It's from Very Fine Books. I received an email in regards to it before it was released and preordered it. I believe the retail was $125 so you got a bit of a deal. There is nothing special about the edition outside of the slipcase.
    My signature is a scribble because I never learned cursive writing. I printed my name for a while. When I went into retail management I had to approve checks all day and was signing my name dozens of times a day. Printing my name simply took too long so it evolved to a scribble.

    Very Fine Books is someplace I would never have looked for that. It is done well enough that I thought is was produced by DC. Thanks for the info, sounds like I got it below what VFB sold them for so that is nice.

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  • Brian861
    replied
    Originally posted by Martin View Post

    Considering that my signature is just a squiggle I am in no position to judge others. I got the slipcased Plunge for $100 on eBay. Were did you learn of the limitation? I was unable to find anything on it.
    It's just lazy IMO, Martin regarding the sig. Mine sucks as well but a really nice sig enhances the experience for me personally. Like Harris for instance. The man's is beautiful.

    It's from Very Fine Books. I received an email in regards to it before it was released and preordered it. I believe the retail was $125 so you got a bit of a deal. There is nothing special about the edition outside of the slipcase.

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  • Martin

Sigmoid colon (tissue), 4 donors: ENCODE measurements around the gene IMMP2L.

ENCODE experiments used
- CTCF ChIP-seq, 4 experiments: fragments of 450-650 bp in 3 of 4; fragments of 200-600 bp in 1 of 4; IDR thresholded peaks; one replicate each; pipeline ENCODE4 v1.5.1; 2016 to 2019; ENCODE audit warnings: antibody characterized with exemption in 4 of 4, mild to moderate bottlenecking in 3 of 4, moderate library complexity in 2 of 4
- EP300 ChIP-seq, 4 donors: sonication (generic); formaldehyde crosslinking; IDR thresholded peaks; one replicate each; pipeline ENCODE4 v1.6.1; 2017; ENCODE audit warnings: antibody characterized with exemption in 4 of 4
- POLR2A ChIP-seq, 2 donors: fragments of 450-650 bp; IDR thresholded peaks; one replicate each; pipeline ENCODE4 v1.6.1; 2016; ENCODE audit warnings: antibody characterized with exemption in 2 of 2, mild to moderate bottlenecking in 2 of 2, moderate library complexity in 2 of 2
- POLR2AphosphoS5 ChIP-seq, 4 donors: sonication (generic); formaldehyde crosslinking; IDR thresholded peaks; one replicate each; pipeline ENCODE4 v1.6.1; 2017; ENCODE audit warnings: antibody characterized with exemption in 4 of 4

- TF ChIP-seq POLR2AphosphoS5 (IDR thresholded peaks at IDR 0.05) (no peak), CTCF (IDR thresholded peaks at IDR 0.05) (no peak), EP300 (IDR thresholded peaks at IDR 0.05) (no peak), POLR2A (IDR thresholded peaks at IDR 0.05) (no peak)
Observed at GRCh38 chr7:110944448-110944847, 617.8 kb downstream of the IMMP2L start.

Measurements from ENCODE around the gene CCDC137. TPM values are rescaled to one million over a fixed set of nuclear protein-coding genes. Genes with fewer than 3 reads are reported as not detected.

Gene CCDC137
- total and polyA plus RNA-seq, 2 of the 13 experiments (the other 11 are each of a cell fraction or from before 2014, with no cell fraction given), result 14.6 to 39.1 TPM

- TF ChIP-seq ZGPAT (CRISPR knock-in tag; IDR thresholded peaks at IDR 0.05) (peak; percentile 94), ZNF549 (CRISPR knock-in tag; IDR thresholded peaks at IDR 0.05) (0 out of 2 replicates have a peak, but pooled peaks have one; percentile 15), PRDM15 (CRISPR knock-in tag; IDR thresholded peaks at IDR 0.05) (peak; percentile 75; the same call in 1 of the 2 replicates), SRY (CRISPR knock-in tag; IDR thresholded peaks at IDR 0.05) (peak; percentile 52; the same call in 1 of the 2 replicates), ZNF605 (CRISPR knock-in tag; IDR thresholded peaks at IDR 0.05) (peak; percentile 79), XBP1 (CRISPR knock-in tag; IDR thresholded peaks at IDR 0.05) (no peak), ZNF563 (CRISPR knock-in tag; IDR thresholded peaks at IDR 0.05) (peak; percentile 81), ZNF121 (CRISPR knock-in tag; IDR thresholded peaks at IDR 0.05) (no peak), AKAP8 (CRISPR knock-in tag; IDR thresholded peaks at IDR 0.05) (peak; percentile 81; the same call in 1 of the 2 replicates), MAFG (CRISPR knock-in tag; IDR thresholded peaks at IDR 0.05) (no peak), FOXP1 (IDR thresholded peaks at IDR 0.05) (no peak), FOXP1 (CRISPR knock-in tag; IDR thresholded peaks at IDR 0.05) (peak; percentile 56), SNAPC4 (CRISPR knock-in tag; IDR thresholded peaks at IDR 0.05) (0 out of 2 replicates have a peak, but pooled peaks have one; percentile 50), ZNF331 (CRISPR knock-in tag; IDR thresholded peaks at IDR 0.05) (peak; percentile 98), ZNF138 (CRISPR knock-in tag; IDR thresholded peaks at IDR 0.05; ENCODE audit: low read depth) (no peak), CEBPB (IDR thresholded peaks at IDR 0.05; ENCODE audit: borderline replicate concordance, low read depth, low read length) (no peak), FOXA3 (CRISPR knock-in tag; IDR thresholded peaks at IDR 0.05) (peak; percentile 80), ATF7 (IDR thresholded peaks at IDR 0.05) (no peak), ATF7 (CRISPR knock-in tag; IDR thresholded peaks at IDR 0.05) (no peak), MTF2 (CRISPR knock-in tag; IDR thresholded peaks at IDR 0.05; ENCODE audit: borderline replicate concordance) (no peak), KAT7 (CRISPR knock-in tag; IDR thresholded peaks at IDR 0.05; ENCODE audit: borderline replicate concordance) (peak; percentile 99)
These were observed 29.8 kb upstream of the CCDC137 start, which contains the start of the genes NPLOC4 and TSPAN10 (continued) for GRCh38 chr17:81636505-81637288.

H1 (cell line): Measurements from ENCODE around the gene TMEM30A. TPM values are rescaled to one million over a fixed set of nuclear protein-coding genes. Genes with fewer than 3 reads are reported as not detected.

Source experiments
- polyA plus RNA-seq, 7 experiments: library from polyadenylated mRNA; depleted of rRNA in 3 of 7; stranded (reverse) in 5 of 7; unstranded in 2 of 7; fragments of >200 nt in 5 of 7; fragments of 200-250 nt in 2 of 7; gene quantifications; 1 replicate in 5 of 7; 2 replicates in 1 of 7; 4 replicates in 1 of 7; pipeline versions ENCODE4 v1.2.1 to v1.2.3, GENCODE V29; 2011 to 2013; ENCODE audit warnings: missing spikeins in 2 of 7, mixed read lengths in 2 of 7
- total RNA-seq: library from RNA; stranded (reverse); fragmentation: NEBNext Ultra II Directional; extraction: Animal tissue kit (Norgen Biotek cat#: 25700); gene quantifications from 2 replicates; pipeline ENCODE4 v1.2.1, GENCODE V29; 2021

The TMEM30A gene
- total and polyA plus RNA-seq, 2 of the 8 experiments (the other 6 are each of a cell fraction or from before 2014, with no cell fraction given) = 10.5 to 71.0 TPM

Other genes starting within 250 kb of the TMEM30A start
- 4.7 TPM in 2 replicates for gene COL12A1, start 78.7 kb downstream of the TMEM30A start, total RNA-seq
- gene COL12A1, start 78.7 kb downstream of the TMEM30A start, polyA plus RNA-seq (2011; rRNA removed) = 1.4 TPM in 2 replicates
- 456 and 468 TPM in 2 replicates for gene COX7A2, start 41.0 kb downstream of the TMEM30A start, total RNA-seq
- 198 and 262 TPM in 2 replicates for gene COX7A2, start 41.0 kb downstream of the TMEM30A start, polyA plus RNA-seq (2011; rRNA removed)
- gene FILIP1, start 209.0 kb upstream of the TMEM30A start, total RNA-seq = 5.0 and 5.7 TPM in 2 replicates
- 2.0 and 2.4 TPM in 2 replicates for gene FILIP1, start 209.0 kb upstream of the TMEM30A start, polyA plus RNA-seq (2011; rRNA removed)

replied
    Originally posted by Brian861 View Post
    Not a fan of authors who squiggle their sig. Joe and Owen's look nice though That Plunge slipcase is a rarity. Only 22 were made. Did you get it aftermarket?
    Considering that my signature is just a squiggle I am in no position to judge others. I got the slipcased Plunge for $100 on eBay. Were did you learn of the limitation? I was unable to find anything on it.

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  • Brian861
    replied
    Not a fan of authors who squiggle their sig. Joe and Owen's look nice though That Plunge slipcase is a rarity. Only 22 were made. Did you get it aftermarket?

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  • Martin
    replied
    Owen King's A Little Bronze Book of Greebles:
    DSC_0789.JPGDSC_0790.JPGDSC_0791.JPGDSC_0792.JPG

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  • Martin
    replied
    Signed Trade Andy Weir's Project Hail Mary:
    DSC_0785.JPGDSC_0786.JPGDSC_0788.JPGDSC_0787.JPG

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  • Martin
    replied
    Suntup Press 1984 Limited Edition (Interior sampling and Bonus Items):
    DSC_0774.JPGDSC_0780.JPGDSC_0781.JPGDSC_0783.JPGDSC_0784.JPG
    Attached Files

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  • Martin
    replied
    Suntup Press 1984 Limited Edition (Exterior):
    DSC_0773.JPGDSC_0775.JPGDSC_0776.JPGDSC_0777.JPGDSC_0779.JPG

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  • Martin
    replied
    Suntup Press The Auctioneer Limited Edition:
    DSC_0768.JPGDSC_0769.JPGDSC_0770.JPGDSC_0771.JPGDSC_0772.JPG